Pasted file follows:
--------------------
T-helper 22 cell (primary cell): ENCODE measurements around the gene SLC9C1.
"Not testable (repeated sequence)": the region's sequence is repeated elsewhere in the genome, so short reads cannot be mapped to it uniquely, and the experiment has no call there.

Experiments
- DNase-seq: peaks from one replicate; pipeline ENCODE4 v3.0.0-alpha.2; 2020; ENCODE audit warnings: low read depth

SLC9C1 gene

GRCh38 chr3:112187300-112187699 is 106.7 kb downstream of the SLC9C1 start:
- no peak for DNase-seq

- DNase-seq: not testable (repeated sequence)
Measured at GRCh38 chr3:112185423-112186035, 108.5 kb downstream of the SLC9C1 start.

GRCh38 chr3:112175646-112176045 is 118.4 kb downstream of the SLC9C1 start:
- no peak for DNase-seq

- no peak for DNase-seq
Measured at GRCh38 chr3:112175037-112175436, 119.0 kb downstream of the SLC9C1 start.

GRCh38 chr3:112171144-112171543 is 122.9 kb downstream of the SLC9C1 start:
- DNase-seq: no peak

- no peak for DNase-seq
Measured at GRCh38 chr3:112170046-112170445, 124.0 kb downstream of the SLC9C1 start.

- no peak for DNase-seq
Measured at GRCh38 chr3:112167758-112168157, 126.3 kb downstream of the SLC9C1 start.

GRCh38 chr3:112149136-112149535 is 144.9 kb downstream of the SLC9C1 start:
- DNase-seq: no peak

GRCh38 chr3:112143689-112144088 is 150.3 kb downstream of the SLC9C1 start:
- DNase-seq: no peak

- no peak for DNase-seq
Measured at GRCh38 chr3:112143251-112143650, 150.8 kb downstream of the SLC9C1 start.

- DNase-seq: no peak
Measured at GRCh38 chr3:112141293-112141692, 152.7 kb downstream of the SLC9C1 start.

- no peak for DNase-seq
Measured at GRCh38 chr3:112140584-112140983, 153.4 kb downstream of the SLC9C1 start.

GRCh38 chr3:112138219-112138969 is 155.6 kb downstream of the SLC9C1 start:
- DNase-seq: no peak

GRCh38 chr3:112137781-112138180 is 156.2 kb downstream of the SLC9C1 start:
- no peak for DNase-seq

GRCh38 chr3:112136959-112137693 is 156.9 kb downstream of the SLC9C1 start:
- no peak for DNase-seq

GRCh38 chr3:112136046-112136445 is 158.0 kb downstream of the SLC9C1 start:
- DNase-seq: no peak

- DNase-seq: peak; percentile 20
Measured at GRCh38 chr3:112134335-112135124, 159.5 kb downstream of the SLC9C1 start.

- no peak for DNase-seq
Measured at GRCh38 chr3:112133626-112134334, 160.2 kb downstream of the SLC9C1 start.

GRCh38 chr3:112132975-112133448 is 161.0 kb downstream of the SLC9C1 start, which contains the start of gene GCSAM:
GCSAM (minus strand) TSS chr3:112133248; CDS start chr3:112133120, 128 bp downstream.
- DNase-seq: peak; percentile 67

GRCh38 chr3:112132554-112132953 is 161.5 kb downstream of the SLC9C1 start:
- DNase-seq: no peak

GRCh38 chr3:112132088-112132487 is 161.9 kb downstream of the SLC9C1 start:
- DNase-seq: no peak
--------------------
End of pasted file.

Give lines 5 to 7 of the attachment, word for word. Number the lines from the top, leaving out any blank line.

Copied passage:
SLC9C1 gene

GRCh38 chr3:112187300-112187699 is 106.7 kb downstream of the SLC9C1 start:
- no peak for DNase-seq